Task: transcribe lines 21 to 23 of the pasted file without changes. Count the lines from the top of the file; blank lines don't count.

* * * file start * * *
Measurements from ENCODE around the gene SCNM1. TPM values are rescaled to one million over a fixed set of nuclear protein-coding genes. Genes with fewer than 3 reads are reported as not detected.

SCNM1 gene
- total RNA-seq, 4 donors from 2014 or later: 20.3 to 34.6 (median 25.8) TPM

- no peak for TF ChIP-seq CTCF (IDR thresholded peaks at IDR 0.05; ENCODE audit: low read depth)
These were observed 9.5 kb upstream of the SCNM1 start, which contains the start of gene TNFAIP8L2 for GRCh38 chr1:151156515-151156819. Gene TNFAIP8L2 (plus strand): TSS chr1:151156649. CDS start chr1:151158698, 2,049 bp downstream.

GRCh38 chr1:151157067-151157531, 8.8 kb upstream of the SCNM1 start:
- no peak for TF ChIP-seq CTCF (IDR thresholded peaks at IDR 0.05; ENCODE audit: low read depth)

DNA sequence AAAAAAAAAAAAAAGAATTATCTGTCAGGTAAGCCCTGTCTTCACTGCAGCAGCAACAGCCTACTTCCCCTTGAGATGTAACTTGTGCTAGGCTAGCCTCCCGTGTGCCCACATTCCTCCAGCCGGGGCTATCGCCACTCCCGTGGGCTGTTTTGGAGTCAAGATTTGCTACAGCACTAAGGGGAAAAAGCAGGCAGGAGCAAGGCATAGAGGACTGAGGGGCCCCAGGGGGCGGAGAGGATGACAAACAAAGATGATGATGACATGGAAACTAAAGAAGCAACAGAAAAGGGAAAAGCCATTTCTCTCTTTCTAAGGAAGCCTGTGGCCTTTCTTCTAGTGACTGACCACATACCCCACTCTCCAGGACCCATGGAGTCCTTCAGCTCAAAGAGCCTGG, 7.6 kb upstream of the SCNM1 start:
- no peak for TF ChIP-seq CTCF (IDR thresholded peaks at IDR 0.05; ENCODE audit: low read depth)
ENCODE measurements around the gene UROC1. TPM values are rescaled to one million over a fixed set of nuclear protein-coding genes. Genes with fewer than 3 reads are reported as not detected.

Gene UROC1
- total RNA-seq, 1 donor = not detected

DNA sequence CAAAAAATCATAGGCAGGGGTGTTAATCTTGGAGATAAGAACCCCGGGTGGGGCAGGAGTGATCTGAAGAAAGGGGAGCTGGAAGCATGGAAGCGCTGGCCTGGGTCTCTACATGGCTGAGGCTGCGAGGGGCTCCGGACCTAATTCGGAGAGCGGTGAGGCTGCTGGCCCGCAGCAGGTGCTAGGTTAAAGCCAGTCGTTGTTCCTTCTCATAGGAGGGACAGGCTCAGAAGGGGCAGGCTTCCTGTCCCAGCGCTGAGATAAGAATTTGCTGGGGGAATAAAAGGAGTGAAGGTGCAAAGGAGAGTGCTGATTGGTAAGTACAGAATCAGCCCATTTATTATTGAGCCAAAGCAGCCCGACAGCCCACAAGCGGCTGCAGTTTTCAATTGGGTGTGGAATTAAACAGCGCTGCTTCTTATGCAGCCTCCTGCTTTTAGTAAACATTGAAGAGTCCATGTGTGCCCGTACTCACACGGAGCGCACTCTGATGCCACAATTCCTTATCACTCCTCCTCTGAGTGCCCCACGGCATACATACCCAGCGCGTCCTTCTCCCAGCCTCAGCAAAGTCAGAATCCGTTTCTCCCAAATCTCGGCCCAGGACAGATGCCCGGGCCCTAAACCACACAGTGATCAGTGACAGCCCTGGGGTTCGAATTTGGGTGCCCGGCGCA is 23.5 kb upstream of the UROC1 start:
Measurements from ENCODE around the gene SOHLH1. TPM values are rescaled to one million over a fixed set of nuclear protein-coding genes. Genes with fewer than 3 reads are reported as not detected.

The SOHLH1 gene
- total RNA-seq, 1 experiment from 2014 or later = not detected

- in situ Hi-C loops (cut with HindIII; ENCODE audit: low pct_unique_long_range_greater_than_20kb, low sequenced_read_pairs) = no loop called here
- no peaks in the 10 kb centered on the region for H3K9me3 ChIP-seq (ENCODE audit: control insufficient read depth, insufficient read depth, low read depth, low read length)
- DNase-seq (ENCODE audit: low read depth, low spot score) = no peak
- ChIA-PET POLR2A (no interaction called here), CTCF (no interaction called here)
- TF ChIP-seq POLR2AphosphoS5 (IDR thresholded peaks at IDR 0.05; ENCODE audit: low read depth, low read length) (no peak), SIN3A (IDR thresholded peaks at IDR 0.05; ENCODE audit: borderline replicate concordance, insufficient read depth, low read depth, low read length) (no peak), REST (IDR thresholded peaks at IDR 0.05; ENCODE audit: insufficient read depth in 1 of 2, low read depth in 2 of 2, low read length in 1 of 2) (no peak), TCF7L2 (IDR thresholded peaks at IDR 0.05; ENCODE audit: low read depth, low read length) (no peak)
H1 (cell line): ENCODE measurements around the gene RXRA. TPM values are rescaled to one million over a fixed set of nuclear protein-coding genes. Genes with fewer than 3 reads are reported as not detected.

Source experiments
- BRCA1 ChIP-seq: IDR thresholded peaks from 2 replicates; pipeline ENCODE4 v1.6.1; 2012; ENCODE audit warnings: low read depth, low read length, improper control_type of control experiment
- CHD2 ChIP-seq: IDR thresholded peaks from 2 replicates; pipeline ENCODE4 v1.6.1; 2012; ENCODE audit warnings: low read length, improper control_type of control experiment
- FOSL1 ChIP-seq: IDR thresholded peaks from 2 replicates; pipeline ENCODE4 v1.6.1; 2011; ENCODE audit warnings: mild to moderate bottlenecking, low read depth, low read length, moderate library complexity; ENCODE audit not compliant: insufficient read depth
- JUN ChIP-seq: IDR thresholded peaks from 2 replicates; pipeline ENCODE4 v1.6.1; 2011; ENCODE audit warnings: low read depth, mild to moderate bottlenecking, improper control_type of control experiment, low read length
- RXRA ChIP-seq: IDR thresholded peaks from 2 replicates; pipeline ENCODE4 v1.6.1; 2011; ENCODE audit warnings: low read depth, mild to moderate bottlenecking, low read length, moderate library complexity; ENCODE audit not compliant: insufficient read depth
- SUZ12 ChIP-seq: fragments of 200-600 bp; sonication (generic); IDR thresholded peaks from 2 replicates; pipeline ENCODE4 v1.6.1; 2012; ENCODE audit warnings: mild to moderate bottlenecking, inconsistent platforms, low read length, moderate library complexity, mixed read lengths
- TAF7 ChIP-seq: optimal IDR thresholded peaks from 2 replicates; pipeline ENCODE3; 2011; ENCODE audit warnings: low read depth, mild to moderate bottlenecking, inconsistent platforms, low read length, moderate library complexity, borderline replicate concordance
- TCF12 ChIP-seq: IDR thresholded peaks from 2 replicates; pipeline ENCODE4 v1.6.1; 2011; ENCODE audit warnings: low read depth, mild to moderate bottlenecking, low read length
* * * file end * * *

- TF ChIP-seq POLR2AphosphoS5 (IDR thresholded peaks at IDR 0.05; ENCODE audit: low read depth, low read length) (no peak), SIN3A (IDR thresholded peaks at IDR 0.05; ENCODE audit: borderline replicate concordance, insufficient read depth, low read depth, low read length) (no peak), REST (IDR thresholded peaks at IDR 0.05; ENCODE audit: insufficient read depth in 1 of 2, low read depth in 2 of 2, low read length in 1 of 2) (no peak), TCF7L2 (IDR thresholded peaks at IDR 0.05; ENCODE audit: low read depth, low read length) (no peak)
H1 (cell line): ENCODE measurements around the gene RXRA. TPM values are rescaled to one million over a fixed set of nuclear protein-coding genes. Genes with fewer than 3 reads are reported as not detected.

Source experiments